Committee debates animal IDs
- By Margaret A.T. Reed
- Jul 23, 2004
As Agriculture Department officials develop a nationwide animal identification system in response to the threat of mad cow and foot-and-mouth diseases, no consensus has been reached about whether participation in the program should be mandatory, officials said at a House hearing this week.
The National Animal Identification System (NAIS) seeks to establish an animal information foundation to support animal disease control, eradication, and monitoring and surveillance programs, said John Clifford, deputy administrator of the USDA's animal and plant health inspection service, at a July 22 hearing of the House Agriculture Committee's Livestock and Horticulture Subcommittee.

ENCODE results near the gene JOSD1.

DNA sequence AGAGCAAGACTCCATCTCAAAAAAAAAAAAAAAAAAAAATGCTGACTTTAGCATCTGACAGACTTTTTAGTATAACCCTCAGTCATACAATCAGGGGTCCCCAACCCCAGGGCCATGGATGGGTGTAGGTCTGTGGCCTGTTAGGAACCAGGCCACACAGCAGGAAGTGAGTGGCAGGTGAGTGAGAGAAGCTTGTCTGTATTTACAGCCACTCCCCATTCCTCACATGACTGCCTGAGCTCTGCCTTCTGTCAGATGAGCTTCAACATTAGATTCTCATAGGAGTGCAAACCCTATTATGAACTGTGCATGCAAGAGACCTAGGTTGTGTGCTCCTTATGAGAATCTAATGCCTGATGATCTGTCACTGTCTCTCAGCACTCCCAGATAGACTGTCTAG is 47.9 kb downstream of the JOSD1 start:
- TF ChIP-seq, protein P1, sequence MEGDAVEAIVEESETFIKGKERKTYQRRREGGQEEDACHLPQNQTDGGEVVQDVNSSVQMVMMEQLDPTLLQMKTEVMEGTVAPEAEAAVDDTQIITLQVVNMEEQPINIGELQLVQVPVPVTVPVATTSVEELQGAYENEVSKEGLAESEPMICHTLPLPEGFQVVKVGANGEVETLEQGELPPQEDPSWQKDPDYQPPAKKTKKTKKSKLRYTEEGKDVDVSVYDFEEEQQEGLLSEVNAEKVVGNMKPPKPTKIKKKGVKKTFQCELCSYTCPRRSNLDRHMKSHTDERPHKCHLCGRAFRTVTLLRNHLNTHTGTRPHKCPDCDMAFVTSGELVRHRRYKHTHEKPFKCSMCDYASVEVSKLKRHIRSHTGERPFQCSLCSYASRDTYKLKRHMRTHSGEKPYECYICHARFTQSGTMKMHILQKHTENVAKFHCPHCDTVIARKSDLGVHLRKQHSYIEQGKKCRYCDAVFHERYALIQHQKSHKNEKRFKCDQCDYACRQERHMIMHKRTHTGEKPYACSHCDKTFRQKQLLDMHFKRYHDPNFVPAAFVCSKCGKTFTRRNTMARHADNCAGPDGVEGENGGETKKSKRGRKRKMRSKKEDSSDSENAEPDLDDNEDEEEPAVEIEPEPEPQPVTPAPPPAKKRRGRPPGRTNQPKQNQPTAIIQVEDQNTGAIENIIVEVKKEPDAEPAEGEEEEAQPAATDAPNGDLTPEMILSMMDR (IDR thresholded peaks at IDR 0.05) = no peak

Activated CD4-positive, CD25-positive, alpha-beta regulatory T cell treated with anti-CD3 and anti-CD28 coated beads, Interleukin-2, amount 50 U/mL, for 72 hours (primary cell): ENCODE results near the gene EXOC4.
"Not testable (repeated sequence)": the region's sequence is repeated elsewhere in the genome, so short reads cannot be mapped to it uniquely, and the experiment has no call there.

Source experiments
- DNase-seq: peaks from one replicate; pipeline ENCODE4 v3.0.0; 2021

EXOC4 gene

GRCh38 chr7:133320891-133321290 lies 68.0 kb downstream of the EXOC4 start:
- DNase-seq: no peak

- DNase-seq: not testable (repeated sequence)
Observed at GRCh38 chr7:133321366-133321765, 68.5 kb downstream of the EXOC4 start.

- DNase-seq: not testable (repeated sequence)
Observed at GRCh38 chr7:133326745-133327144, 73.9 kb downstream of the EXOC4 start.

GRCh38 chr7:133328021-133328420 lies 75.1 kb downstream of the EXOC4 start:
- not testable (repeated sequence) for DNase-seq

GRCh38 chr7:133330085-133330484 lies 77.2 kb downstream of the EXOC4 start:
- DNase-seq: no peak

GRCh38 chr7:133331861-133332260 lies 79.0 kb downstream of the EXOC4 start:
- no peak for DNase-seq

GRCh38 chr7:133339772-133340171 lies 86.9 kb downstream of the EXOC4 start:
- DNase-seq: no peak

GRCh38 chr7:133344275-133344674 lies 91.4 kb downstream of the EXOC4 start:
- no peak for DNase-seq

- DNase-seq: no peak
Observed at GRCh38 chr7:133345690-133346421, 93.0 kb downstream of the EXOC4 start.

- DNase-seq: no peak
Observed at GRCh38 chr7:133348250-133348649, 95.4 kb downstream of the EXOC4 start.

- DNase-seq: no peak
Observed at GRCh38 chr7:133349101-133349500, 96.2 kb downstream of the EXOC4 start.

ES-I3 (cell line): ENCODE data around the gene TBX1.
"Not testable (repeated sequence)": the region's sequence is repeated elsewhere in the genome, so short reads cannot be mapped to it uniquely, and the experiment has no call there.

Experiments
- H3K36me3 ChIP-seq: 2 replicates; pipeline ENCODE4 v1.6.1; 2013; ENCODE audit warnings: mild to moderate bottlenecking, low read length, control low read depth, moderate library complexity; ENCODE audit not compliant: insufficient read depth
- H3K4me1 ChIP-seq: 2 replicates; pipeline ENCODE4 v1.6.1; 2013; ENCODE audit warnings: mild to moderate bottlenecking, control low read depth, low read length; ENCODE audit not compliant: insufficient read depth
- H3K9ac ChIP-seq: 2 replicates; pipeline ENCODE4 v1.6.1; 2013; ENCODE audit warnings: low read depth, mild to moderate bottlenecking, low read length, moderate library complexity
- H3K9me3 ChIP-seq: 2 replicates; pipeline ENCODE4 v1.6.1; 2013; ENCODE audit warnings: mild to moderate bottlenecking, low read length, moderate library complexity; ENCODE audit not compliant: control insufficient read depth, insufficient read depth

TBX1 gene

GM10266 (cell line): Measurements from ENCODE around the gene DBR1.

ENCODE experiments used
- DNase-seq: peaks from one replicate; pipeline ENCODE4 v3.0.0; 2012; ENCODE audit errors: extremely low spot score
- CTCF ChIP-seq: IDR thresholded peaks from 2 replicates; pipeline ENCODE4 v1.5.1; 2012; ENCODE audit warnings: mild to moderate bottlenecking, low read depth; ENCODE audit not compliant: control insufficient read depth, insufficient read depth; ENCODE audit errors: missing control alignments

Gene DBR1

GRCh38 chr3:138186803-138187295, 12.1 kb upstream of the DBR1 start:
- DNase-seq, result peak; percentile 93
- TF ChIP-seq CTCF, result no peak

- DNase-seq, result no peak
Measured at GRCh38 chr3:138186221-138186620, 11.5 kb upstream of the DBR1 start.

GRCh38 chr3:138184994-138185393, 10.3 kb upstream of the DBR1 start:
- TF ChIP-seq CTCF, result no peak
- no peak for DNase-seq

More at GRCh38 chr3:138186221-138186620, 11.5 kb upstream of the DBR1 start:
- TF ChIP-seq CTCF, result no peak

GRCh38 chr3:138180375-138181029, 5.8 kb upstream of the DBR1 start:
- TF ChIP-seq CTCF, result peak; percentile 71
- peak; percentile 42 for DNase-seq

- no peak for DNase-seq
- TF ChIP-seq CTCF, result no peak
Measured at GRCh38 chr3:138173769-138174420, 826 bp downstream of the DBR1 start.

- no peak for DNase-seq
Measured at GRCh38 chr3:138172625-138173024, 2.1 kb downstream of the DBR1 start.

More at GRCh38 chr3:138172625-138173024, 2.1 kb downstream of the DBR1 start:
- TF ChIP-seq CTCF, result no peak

Lawmakers focused on whether the animal tracking program should be mandatory until the system proved to be secure and effective.
"A voluntary system is necessary in this country to make sure the foundation is sound," said Clifford. Forcing cattle producers to participate in a program without an established infrastructure is not fair or reasonable, he said.
Many lawmakers disagreed.
"If we have a foot-and-mouth outbreak, everyone will be clamoring to figure out what went wrong," said subcommittee member Rep. Michael Rogers (R-Ala). "We'll all be sitting around saying 'I wish we would have done this.'"
NAIS has $18.8 million in funding from the USDA's Commodity Credit Corp., with an additional $33 million in the president's fiscal 2005 budget. The system's projected cost is $550 million during the next five years.